How to Better Train Your New Hires

By Brian Murphy, Foodable Industry Expert

The restaurant industry is finding itself in a climate that is changing rapidly — and many of theses changes are coming from sources that are beyond a restaurateur’s control. Improving the training program in establishments is one way to be in control of many issues that can adversely affect the bottom line.

Treat Each New Hire as an Investment

Each new hire represents an investment in the company. Depending on the company and the position, each new hire and all associated expenses can be as low as $1000, but this can jump to a much higher dollar amount if the position or the onboarding process requires more resources and time to complete. The days of finding someone with a pulse to cover tonight’s dish shift are long gone. Or, at least they should be.

Recruitment and the hiring process can be long and tedious when the normal workload doesn’t ever go away. Independents and smaller restaurant groups may not have an HR department to handle this workload, so hiring managers shoulder the responsibility, all of whom already have too much to do. Find the time or budget for help.

Once the right candidate has been hired, do not rush the training process and simply unload a variety of training materials on the new hire. The onboarding process should be well planned, thoughtful, and engaging. The new hire should enter the business understanding everything from the business culture to daily expectations. Providing as much information upfront about the company, beliefs, and styles of management can set the tone for a beneficial working relationship.

Remember that anything left to employees or new hires to simply “figure out” introduces risks that range from bad habits and inefficiencies to potential lawsuits. Plan ahead and plan thoroughly.

Keep Employees Engaged

Look at your training materials and decide whether or not they look remotely exciting. Chances are they don’t, so it is time for an overhaul in order to improve your training program. Training materials need to be more than a video, PowerPoint, and signature sheets. Printed documents that new hires keep and refer to are crucial, so spend some time making them look impressive and worth saving.

Never forget that first impressions work both ways, and while you are sizing up your new hire, they are doing the same of you and the entire operation. When training materials and the process look and feel like an afterthought, that is exactly how they will be executed.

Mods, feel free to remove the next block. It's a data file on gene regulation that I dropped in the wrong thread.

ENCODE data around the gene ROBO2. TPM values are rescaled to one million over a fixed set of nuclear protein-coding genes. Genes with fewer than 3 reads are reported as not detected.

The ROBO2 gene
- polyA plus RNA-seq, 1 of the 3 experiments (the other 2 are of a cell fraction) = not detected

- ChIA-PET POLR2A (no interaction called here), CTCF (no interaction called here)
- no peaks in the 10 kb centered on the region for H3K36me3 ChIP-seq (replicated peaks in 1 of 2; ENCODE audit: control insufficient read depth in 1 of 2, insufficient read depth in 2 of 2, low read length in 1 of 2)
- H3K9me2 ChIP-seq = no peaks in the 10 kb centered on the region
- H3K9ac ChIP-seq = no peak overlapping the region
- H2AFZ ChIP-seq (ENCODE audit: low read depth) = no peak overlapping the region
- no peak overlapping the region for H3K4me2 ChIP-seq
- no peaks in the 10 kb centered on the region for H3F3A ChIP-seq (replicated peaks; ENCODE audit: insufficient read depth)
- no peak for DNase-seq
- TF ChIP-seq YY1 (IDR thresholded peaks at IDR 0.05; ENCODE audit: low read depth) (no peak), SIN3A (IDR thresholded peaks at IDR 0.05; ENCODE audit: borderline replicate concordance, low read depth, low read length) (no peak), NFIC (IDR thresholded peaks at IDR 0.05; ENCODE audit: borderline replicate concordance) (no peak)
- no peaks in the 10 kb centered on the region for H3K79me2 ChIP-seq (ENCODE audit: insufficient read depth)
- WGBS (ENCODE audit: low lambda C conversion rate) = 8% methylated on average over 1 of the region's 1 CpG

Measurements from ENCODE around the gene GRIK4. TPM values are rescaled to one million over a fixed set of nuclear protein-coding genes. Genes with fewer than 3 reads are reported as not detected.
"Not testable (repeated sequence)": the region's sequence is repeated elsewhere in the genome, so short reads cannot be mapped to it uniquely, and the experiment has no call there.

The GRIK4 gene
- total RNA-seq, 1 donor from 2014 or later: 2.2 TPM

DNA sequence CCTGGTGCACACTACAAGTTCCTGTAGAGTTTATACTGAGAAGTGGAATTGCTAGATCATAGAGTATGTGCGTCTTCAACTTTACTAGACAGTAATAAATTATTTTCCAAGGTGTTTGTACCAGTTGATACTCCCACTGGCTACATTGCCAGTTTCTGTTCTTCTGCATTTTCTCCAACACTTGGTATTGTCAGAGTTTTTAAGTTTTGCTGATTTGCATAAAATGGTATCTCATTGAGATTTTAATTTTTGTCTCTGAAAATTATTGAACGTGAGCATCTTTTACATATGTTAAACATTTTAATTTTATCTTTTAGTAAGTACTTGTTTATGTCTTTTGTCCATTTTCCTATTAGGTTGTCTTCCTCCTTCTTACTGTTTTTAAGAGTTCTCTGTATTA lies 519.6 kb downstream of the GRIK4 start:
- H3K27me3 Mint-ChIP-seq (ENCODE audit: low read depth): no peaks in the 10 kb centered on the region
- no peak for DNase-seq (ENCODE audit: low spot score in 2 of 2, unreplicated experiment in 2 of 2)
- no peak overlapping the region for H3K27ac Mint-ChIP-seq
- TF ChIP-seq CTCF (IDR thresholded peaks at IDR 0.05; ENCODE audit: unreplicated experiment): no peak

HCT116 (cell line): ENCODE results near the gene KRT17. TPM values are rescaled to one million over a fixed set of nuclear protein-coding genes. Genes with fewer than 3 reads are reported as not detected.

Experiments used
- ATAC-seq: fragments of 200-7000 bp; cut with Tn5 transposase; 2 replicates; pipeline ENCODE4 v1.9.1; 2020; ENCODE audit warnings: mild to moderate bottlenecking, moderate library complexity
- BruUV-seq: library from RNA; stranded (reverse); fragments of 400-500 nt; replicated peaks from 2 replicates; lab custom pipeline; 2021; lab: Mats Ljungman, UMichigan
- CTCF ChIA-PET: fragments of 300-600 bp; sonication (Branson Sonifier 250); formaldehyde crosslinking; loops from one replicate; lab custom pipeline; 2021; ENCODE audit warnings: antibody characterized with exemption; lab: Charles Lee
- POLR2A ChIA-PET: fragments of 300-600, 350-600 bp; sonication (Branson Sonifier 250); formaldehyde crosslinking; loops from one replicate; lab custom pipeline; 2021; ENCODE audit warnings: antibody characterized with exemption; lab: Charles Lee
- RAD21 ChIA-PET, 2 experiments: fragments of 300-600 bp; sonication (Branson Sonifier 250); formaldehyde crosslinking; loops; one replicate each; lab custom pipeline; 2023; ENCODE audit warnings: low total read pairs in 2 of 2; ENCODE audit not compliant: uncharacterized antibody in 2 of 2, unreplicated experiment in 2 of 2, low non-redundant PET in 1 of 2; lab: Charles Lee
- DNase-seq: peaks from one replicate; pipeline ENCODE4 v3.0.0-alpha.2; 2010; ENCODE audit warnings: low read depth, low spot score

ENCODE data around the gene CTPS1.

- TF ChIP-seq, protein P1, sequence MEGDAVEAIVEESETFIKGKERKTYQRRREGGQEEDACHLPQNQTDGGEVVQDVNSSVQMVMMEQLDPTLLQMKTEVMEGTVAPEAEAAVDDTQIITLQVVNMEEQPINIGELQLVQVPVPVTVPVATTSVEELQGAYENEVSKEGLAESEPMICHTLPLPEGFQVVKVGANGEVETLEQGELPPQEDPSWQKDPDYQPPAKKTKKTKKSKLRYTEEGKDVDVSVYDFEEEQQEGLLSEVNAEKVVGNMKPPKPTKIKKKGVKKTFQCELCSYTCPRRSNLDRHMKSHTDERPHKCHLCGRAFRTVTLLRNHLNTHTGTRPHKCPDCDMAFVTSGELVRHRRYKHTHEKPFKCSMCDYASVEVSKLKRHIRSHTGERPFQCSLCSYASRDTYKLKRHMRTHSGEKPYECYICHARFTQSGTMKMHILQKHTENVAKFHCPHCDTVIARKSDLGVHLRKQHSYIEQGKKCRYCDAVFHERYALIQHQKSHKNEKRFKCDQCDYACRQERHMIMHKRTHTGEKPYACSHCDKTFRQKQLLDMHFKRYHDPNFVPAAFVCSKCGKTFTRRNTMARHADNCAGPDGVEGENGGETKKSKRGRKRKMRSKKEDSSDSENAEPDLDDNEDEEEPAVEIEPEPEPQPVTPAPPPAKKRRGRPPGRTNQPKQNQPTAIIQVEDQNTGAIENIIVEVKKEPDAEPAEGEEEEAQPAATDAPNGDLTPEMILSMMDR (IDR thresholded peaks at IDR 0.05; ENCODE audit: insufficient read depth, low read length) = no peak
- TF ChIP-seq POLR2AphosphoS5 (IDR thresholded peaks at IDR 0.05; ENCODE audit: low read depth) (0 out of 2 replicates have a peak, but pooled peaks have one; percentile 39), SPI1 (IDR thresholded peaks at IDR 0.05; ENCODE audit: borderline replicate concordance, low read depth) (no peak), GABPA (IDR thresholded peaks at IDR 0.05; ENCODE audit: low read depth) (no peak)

Prove yourself to be the cohesive brand you are, both in public and behind-the-scenes. Be sure branding is consistent throughout all training materials and that colors are consistent. Opt for a costlier print job and hand over quality documents when new hires arrive. Employees appreciate quality materials just as much as customers do, so spring for the thicker stock and the color print job. Even better, prepare a binder for new hires. Personalizing it not only makes them feel more welcome, but also suggests that they have been chosen because you think they deserve to part of a quality establishment and team. A binder suggests they are there for the long haul, as there is a bit of permanence suggested in that stapled, put-together bunch of papers printed from the office printer.

There are options for smaller independents that are working with smaller budgets and need to choose between fancy training materials and getting another order in for the week. Plenty of free online templates exist to help improve training materials. Alternatively, there are scores of students hungry for a real-world opportunity at nearby colleges and even career tech programs at high schools. Often, these schools are equipped with the latest and greatest software and the student skills can be quite high, all for a potentially tax-deductible donation to the program.

When using software and learning management systems with employees, take the time to truly develop an intuitive system that provides training at a rigorous and deep level. Getting your employees thinking and current using a system they can refer back to for memos, policy changes, or simple questionnaires and quizzes help get their buy-in to the concept.

Show that you genuinely care about what they are thinking by actively asking for input and feedback. Keeping new hires engaged periodically with an online training management system affords you the opportunity to push information out and keep track of staff engagement.

Stop allowing the new hire process to be a reaction. Understand the significant importance in training thoroughly and consistently. Engage new hires, keep them engaged, and turn what can often be drudgery into something that motivates new hires. It is possible to build excitement for new positions and make employees know they have made the best choice by agreeing to join your team.